Drosophila as a model system to study the effects of glucose on learning and memory
Supervisor: Dr Alan Shirras
There is increasing evidence that modest increases in circulating blood glucose concentrations regulate several neuro-cognitive functions, in particular learning and memory. Moreover, deficits in learning and memory have been described in diabetic individuals and individuals with insulin resistance. Preliminary evidence also suggests that glucoregulatory mechanisms may contribute to the memory impairments in Alzheimer's (AD) patients.
The powerful genetic tools available for Drosophila, coupled with simple, reproducible learning paradigms has allowed the identification of genes and regions of the brain responsible for cognitive functions and has revealed remarkable similarities with learning and memory in humans. The proposed project will measure the effects of diet on cognitive function in adult flies using a learning assay based on suppression of phototactic behaviour in response to a noxious stimulus. The first part of the project will determine whether altered levels of glucose in the diet affect learning. Secondly, learning and memory will be investigated in flies mutant for components of the insulin signalling pathway. The third component of the project will examine the effects of glucose on learning and memory in a Drosophila model of Alzheimer's disease.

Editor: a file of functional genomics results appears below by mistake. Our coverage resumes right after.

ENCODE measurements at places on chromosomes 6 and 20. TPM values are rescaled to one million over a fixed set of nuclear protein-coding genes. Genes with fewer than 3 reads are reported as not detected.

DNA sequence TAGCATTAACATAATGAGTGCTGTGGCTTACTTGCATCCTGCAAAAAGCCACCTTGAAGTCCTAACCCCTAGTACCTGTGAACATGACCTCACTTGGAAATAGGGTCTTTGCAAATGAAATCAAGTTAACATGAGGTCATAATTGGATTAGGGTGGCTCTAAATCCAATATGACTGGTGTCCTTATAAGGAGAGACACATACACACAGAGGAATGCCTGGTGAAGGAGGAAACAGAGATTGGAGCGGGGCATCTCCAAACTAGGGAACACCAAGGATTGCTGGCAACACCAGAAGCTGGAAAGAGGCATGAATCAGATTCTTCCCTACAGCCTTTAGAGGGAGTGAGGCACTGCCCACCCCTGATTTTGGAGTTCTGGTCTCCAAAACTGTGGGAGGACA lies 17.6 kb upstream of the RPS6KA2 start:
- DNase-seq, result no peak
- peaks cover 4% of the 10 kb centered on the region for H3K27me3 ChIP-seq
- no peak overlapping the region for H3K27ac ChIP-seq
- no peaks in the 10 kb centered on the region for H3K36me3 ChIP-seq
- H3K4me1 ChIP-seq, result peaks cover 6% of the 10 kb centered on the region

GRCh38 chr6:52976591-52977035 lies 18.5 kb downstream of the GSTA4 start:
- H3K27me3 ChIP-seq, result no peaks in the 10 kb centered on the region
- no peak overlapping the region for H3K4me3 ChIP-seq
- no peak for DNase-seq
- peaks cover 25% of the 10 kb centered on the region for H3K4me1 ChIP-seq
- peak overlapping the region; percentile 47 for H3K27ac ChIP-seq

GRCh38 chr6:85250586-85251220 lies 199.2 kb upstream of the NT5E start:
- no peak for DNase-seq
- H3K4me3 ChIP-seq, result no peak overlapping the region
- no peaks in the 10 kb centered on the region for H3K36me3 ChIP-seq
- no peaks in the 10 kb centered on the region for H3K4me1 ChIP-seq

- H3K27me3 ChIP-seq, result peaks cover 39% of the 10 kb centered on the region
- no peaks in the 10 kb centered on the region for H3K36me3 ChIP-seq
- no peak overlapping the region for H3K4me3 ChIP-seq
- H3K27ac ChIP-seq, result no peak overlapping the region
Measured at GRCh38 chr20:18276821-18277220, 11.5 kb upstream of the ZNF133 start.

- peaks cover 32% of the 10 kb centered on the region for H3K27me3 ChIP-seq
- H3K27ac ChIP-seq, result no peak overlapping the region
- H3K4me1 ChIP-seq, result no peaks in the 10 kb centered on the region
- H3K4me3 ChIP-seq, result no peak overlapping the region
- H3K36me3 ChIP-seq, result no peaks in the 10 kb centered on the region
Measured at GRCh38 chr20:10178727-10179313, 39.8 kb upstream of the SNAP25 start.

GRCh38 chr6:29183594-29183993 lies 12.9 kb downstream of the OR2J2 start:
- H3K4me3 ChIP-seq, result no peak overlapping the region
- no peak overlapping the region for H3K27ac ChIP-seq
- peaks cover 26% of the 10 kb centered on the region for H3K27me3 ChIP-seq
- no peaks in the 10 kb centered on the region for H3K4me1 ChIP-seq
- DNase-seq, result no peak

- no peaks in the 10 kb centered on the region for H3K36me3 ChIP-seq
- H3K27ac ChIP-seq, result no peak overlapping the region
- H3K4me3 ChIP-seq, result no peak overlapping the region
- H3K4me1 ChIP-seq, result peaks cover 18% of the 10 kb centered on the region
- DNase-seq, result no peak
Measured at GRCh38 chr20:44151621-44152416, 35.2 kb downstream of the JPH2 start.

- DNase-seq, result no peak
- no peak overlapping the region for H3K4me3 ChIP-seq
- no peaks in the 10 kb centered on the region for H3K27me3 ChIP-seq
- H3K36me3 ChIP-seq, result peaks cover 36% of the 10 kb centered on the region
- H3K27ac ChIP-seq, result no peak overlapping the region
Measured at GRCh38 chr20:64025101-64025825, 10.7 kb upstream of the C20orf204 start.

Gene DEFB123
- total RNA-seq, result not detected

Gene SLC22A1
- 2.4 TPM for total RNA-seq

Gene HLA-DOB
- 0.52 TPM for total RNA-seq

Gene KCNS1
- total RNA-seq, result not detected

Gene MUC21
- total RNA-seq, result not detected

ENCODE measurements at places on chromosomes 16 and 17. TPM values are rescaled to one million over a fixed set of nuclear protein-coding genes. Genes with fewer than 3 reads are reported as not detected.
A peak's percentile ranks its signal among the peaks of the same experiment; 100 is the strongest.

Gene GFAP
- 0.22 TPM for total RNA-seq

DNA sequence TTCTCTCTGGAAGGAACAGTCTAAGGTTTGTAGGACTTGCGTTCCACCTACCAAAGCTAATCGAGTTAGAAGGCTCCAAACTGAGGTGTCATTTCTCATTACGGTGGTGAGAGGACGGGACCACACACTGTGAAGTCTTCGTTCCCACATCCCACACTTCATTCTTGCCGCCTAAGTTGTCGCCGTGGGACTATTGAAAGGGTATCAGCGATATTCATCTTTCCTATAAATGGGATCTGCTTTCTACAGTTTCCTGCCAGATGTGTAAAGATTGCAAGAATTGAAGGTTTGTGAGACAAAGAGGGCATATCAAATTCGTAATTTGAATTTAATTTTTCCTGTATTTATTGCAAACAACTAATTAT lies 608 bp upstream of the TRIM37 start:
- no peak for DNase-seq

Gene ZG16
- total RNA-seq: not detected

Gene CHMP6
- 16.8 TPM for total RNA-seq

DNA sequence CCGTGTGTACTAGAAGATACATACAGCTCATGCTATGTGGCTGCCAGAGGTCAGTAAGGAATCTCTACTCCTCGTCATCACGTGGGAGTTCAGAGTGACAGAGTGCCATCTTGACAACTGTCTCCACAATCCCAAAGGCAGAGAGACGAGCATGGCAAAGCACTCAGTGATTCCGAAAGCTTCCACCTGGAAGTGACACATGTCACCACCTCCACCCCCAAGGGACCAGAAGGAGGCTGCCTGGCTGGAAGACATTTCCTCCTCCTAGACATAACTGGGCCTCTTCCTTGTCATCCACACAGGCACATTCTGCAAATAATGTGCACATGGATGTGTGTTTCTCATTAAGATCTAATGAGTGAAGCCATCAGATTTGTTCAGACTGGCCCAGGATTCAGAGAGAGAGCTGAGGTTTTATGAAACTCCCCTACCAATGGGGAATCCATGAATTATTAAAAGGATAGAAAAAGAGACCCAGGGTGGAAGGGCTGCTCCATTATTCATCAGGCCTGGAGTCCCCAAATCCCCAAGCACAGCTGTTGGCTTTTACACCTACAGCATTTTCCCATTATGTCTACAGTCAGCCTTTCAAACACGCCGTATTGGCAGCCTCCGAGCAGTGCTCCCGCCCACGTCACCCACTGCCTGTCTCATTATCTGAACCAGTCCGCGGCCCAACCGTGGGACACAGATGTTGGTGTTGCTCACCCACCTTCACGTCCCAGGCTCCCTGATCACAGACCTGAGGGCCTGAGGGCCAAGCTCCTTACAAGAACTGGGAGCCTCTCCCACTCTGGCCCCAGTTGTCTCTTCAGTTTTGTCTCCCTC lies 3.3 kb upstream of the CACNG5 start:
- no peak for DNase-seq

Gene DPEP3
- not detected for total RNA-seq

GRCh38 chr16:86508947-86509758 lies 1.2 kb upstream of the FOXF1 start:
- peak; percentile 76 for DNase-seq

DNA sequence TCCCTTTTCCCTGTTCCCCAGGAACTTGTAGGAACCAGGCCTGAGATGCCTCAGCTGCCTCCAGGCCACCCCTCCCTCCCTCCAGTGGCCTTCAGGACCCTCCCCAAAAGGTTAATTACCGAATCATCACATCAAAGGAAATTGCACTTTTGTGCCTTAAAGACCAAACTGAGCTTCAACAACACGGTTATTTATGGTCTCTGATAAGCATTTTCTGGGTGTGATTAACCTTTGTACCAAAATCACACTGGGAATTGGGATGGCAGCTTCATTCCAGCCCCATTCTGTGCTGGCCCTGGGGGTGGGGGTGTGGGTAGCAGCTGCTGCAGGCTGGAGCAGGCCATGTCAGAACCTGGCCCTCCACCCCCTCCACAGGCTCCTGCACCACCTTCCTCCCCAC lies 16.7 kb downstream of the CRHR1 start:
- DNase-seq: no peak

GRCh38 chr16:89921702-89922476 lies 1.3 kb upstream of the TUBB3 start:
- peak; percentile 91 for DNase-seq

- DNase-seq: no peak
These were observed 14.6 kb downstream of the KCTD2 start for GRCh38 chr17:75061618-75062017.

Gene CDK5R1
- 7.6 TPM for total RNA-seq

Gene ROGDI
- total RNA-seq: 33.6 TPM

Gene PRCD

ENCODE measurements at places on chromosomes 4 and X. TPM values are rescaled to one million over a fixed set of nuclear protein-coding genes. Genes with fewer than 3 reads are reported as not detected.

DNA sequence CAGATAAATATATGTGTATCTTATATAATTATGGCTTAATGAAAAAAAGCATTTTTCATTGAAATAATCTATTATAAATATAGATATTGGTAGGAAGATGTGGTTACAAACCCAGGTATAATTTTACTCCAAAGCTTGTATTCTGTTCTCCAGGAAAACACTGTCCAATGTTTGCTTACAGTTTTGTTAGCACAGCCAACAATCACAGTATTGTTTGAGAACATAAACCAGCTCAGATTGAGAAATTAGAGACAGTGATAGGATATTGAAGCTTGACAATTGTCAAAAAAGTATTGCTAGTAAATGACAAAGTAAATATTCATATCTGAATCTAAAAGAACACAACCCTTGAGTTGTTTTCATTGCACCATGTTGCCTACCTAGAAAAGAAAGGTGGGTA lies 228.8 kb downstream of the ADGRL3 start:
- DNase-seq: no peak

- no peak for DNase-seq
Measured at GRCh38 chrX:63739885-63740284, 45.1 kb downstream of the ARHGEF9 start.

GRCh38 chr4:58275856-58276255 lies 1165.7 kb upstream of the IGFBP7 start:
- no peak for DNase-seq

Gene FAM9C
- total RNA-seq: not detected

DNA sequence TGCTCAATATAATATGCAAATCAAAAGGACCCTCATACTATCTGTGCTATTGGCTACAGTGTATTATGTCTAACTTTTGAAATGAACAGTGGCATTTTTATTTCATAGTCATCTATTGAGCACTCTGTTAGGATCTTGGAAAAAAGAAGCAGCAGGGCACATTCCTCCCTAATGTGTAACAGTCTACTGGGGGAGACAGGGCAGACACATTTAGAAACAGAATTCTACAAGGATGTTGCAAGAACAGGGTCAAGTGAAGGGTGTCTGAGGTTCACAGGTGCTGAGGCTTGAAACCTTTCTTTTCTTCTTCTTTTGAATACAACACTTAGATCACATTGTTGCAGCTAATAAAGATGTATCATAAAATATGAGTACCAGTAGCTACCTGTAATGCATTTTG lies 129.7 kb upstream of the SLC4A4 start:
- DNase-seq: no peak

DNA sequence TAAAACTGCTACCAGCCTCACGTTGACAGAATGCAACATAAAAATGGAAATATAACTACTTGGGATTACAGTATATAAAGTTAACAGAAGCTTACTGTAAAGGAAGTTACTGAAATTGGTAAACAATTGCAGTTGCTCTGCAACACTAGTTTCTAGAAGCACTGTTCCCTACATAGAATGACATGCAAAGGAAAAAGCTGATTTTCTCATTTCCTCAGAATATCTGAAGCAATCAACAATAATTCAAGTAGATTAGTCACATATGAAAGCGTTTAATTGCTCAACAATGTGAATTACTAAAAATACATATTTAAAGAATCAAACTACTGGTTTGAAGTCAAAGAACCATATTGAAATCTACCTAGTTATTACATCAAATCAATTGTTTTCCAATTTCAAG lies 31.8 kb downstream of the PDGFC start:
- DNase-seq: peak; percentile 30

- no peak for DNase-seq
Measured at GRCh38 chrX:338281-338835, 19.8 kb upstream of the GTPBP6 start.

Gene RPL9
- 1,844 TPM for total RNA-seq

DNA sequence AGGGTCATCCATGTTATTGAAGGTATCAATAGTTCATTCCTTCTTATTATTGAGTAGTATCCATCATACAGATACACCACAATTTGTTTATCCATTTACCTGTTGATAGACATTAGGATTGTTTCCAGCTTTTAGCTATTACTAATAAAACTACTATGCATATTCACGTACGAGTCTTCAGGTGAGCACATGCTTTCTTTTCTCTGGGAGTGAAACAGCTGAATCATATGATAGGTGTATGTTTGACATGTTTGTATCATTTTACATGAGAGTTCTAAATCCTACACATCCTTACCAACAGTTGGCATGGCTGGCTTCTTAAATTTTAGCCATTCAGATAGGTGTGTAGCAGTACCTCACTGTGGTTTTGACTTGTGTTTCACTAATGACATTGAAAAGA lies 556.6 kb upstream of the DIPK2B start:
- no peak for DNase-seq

The proposed research aims to further our understanding of normal learning and memory processes and of risk factors for dementia and AD. If current possibilities regarding the major metabolic components of the memory impairments observed in ageing are supported, simple dietary and lifestyle changes may aid in the retardation or prevention of such memory impairments - something of increasing concern to most 'ageing' societies.